Let us back up a little and understand this nuclear device angle. Project “Wildfire” had a contingency plan put in place in case it became exposed to strains of any foreign organism, and that plan included the detonation of a nuclear device installed there, in theory, to contain the spread of the virus. The Wildfire facility had five levels with the scientists working at level V, the lowest and most sanitized one. In case of the spread of the virus/organism to upper levels and the surface, the nuclear device was supposed to self-destruct, and the responsibility of stopping an unnecessary detonation fell to our own Dr Hall, courtesy of the Odd Man Hypothesis.
Once at the Wildfire facility, the book basically becomes dry and scientific in its attempt to document how the team attempts to study and understand the way in which Andromeda worked. It is found that with each growth cycle, the virus has the ability to mutate; it can survive within a small margin of pH level and does not bode well in a high concentration of oxygen. The scientists also discover that by virtue of its incredible mutation, a nuclear explosion, instead of stopping the virus, might, in fact, provide the perfect storm for wreaking havoc on the general populace on a much bigger scale. As I went through the story, I felt the writer was doubling down on his efforts to cast Dr Hall as the Odd-man in the group, especially from Dr Stone’s perspective.
The writer makes a commendable effort to make the story interesting and add suspense and drama to it, especially by forecasting how certain steps taken by the scientists would result in disaster and lead to the subsequent release of the strain into other levels of the facility. The final arc of the story involves, as mentioned earlier, the release of the Andromeda strain into the upper layers of the facility and Hall’s race against time to stop the nuke from going off. The entire scene has been written in a captivating manner, and one can feel the tension and adrenaline as if the readers themselves and not Dr Hall, who is running to stop the detonation.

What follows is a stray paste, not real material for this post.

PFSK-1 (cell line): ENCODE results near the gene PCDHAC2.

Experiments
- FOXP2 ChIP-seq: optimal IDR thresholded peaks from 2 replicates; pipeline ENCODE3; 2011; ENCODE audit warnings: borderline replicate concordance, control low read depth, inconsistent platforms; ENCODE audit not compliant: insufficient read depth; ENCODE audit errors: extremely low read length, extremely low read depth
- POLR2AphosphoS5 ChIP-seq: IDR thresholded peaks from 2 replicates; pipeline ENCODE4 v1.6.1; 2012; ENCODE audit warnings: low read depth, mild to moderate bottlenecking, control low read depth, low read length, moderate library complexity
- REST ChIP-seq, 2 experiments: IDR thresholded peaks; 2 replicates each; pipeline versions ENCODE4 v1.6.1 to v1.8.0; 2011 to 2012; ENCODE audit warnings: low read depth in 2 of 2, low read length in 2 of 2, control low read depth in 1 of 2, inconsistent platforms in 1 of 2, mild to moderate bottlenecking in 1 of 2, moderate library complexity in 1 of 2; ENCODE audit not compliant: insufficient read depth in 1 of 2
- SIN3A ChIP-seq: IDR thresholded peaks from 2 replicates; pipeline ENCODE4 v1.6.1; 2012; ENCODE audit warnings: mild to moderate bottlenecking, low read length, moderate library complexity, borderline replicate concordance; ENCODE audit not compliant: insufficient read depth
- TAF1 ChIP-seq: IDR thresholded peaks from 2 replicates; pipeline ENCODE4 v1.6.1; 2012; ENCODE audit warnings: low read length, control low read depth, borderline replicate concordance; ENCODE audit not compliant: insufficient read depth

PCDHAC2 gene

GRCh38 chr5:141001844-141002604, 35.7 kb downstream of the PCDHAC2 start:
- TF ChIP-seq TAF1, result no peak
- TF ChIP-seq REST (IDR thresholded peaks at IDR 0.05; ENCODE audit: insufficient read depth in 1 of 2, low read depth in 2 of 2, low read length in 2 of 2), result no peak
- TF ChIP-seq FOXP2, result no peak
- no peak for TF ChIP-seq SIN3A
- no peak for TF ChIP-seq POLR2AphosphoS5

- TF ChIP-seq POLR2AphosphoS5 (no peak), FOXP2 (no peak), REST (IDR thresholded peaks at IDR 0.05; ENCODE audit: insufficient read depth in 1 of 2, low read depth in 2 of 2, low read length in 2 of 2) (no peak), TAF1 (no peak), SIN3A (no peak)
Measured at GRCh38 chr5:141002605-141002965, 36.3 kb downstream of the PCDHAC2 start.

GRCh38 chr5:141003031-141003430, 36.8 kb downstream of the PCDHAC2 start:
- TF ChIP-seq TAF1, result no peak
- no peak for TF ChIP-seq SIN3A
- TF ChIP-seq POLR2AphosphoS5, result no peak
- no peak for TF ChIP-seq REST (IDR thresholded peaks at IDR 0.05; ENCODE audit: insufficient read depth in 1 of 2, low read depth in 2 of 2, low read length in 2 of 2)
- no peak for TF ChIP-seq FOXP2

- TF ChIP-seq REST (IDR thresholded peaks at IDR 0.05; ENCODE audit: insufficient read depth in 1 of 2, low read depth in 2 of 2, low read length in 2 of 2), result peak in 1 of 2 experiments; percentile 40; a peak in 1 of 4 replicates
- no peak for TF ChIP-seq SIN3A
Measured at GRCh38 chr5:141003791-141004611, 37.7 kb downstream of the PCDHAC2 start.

Personally, I felt that the end was a bit anticlimactic. It is revealed that the Andromeda has mutated to a benign state and has reached upper layers of the atmosphere where there is less concentration of oxygen to facilitate self-growth. It felt as if the story was over suddenly, and I did not expect that. But this certainly does not take anything away from the rest of the story, especially the final few moments starting from Dr Leavitt’s seizure right up to Dr Hall’s titanic effort to stop the nuclear explosion. Absolutely nail-biting experience!
All in all, this was a fantastic read. It is revealed in the epilogue that a manned spacecraft named Andros V was incinerated during atmospheric re-entry possibly because the Andromeda strain had eaten its tungsten heat shield. This basically marks the end of the story. Michael Crichton displayed a remarkable insight into technological advancement during the 1970s and presented it in a manner easy to understand for the casual reader. Sometimes, the book might seem a bit technical, especially during the description of some reports or communications, but that goes to show the remarkable effort put in by Crichton in writing The Andromeda Strain to ensure that the readers have an authentic experience and in my opinion, his efforts paid off spectacularly.